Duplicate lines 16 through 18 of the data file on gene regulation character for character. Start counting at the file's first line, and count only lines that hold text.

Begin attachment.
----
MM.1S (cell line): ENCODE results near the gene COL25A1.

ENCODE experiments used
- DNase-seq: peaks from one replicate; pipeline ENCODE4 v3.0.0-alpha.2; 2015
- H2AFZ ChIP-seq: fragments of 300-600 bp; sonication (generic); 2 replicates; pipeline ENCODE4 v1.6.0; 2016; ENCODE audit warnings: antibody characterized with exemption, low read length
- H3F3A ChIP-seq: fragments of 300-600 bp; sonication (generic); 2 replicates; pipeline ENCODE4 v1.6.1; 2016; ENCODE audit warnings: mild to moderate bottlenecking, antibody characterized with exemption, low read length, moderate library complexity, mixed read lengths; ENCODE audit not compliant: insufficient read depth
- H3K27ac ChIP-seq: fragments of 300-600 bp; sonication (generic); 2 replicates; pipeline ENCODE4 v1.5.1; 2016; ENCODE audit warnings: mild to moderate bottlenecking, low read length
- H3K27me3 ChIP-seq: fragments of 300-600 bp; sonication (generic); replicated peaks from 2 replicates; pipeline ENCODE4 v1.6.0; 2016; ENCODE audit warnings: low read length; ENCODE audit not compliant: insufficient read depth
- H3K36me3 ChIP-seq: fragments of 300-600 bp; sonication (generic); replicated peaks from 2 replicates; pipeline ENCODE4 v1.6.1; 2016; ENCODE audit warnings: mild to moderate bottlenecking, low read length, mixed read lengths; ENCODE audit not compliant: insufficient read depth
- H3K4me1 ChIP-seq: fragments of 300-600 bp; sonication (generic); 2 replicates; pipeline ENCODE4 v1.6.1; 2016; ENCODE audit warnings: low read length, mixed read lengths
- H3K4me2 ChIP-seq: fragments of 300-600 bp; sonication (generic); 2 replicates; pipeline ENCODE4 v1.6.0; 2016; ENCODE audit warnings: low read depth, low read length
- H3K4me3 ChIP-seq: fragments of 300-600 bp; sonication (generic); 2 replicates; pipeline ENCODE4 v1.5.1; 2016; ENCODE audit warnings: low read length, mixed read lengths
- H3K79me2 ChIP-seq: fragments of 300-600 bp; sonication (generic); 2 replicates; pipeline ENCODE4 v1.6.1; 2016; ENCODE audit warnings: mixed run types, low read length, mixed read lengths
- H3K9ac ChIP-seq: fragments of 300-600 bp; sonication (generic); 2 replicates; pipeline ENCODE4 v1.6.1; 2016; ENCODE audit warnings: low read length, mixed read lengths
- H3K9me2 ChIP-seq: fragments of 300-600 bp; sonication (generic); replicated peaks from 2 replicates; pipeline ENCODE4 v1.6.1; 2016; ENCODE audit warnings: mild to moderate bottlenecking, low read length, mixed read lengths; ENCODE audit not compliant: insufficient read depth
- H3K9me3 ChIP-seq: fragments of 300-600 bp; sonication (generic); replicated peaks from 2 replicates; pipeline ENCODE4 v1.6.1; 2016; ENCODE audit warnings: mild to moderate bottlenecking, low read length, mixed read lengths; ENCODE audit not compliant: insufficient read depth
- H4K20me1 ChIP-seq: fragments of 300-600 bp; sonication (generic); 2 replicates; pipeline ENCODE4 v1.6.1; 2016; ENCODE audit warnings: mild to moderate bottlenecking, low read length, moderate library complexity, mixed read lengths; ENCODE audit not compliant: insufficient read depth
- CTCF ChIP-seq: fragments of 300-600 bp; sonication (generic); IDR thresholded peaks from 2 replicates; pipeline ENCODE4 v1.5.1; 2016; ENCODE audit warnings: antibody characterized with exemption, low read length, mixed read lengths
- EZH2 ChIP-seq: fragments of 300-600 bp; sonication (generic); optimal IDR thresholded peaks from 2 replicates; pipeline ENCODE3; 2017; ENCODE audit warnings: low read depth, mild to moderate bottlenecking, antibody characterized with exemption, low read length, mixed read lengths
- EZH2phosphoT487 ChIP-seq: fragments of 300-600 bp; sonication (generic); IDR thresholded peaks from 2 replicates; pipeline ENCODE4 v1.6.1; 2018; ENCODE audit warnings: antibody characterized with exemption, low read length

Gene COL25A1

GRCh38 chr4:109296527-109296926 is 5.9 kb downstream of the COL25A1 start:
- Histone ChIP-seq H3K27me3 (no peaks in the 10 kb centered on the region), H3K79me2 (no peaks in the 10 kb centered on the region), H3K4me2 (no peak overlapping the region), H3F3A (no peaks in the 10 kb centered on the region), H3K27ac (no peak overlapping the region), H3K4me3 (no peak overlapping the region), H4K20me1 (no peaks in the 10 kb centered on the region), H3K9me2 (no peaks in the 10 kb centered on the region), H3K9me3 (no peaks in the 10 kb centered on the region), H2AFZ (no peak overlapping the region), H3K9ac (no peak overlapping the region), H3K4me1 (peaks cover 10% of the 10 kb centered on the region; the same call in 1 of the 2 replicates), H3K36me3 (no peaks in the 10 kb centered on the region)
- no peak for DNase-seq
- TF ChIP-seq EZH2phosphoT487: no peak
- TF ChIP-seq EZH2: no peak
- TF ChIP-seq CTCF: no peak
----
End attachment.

- H4K20me1 ChIP-seq: fragments of 300-600 bp; sonication (generic); 2 replicates; pipeline ENCODE4 v1.6.1; 2016; ENCODE audit warnings: mild to moderate bottlenecking, low read length, moderate library complexity, mixed read lengths; ENCODE audit not compliant: insufficient read depth
- CTCF ChIP-seq: fragments of 300-600 bp; sonication (generic); IDR thresholded peaks from 2 replicates; pipeline ENCODE4 v1.5.1; 2016; ENCODE audit warnings: antibody characterized with exemption, low read length, mixed read lengths
- EZH2 ChIP-seq: fragments of 300-600 bp; sonication (generic); optimal IDR thresholded peaks from 2 replicates; pipeline ENCODE3; 2017; ENCODE audit warnings: low read depth, mild to moderate bottlenecking, antibody characterized with exemption, low read length, mixed read lengths